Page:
There is a misconception that to have a work environment that is design rich, memorable and innovative, a large construction budget is necessary. Good design is a function of understanding the client and their business and innovatively creating an environment that meets their needs no matter what the intended budget.
The key word for achieving a design-centric and cost effective space is balance.
Balancing the use of inexpensive and common materials against those of higher value used at strategic locations such as lobby and reception areas, customer areas or any other location where the design calls for more is the way to achieve high design at a decreased cost.
Here are a few tips on achieving a design focused and functioning space without having to undertake excessive construction costs.
One of the highest cost generating elements of an interior design falls on the lighting. Different strategies exist for using lighting in a way that both afford design opportunities as well as satisfying the budget.
One for example is using an inexpensive linear strip fluorescent fixture in an unconventional way that can yield two things. The first is an unexpected ceiling articulation that looks less typical then a hung ceiling commonly used almost everywhere. Second, the usage costs for the lights are decreased due to the efficiency of the light source themselves. Predominantly using these lights in the design allows for specialty lighting to be afforded at locations such as main work areas where computer glare requires lighting that is dimmable and with glare reducing baffles that typically cost more. But what is important to remember is that just because linear strips are inexpensive does not mean that they need to look it. Detailing them in an innovative way can create a design element that is unique and not in the least bit unsophisticated.
Another area of substantial savings can be found in the selection of flooring. There are two predominant carpeting types that can be applied to an office environment, carpet tile and broadloom carpeting. Carpet tiles typically come in 2ft by 2ft squares vs. broadloom that comes in roll form such as that used in residential applications. With many inexpensive versions, carpet tiles have proven to be the better choice for office flooring. They are easy to install, come in a vast variety of colors, patterns and textures and individual tiles can be replaced if they become damaged or soiled offering savings from a maintenance perspective as well. Similar to lighting, a balance can be struck in the use of carpet tiles as well. Integrate a more cost-effective tile for open work areas that are typically covered with workstations and allow the more expensive tiles to embellish areas of design interest where they may be more visible.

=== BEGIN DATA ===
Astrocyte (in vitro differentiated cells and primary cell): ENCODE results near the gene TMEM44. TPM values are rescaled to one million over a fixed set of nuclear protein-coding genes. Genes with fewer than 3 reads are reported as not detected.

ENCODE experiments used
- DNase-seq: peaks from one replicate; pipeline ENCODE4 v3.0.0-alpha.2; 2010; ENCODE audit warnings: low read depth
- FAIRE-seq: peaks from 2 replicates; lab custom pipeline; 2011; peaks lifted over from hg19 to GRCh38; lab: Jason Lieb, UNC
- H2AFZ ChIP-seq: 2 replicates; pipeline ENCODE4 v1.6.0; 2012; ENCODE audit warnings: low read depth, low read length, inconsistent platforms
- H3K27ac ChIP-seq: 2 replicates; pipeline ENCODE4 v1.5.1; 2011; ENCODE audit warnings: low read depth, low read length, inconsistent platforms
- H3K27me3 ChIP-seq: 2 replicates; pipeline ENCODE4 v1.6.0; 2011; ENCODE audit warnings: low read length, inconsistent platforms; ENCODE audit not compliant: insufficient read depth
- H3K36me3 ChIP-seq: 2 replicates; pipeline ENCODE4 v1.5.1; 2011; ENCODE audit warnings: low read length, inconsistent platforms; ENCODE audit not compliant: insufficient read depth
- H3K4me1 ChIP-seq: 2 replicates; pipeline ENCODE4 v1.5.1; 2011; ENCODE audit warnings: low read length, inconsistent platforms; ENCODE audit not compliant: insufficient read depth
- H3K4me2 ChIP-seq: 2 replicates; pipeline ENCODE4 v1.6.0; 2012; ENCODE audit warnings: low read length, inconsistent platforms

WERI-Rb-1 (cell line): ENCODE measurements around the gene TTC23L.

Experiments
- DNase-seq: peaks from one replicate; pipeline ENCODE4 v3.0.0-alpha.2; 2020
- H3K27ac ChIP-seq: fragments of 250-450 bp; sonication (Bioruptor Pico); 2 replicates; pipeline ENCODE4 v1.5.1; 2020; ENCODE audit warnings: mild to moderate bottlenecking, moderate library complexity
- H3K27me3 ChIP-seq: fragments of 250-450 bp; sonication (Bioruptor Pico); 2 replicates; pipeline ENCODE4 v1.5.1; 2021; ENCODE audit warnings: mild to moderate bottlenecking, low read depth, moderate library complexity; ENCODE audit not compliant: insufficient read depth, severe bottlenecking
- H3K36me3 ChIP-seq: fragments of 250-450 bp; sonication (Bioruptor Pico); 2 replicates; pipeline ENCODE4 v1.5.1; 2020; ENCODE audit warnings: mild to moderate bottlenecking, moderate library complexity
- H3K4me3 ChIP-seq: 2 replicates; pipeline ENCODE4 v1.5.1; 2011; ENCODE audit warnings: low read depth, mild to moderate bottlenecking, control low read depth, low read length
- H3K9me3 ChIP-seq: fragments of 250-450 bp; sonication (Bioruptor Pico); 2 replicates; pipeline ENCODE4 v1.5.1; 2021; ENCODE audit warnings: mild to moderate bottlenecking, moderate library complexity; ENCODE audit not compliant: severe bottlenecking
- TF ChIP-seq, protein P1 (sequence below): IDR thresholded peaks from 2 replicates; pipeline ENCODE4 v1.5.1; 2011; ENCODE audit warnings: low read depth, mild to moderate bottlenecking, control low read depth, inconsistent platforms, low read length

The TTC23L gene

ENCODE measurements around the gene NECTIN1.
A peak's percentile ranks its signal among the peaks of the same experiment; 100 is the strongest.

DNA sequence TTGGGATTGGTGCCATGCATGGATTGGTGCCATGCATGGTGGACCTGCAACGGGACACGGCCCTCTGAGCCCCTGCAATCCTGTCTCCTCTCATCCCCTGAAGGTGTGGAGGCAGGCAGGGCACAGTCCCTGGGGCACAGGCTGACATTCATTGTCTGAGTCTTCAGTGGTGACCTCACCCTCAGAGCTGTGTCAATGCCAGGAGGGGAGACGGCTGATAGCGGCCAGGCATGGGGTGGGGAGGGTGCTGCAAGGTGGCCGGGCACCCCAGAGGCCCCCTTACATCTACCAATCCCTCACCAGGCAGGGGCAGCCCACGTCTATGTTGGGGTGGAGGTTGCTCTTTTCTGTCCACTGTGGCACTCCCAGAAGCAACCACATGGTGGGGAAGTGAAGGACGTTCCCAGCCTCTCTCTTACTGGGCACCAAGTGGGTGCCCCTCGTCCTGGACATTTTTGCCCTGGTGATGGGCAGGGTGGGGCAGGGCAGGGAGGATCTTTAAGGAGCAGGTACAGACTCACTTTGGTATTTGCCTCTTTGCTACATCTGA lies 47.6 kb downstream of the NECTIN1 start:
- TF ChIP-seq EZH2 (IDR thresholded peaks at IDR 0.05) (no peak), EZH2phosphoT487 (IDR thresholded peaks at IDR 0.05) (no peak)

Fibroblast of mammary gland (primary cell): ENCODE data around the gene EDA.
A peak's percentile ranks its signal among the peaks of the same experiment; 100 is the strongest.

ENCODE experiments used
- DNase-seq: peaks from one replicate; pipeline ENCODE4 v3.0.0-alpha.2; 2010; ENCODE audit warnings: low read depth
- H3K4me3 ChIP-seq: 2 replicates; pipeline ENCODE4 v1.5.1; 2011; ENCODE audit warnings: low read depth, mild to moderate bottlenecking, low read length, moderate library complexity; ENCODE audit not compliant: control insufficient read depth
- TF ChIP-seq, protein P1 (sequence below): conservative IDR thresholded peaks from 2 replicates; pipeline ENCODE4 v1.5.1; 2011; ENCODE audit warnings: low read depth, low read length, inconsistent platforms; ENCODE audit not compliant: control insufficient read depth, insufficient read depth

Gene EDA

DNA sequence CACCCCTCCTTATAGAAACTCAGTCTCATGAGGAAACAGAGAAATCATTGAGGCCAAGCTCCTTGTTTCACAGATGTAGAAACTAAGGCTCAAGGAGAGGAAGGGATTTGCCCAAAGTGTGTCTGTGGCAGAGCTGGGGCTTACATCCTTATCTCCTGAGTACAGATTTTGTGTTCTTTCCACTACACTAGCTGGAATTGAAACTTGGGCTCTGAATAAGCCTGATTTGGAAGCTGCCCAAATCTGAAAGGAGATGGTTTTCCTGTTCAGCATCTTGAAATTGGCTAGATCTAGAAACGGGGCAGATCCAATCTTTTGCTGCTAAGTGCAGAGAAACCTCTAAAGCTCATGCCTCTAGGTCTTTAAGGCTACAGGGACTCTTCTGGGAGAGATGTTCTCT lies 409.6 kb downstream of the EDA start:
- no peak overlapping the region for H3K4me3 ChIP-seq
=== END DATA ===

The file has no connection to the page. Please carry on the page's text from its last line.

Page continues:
One last strategy for reducing construction costs yet maintaining design intensity is to understand that there are many materials used outside of the standard palette of materials typically used in office designs that are inexpensive but can yield unique design characteristics.
One such material is a cellular plastic panel. These light structural plastic sheets usually used to clad green houses serve as very cost-effective solutions for conference room walls where transparency is desired but tempered glass is financially prohibitive. Coming in various thickness and transparencies, cellular plastic panels can be used as walls or as ceilings because of their light weight and can provide an unparalleled richness of light and texture often not gained from much more expensive materials. Knowledge of these alternate materials on the part of the Architect can assist in the creation of an environment that is unique and memorable.
By understanding alternate solutions for lighting, flooring and materials, high design can be realized without the unnecessary consequence of high construction costs. Establish your project scope and work with your designer to provide design solutions that satisfy your business and aesthetic needs, on budget.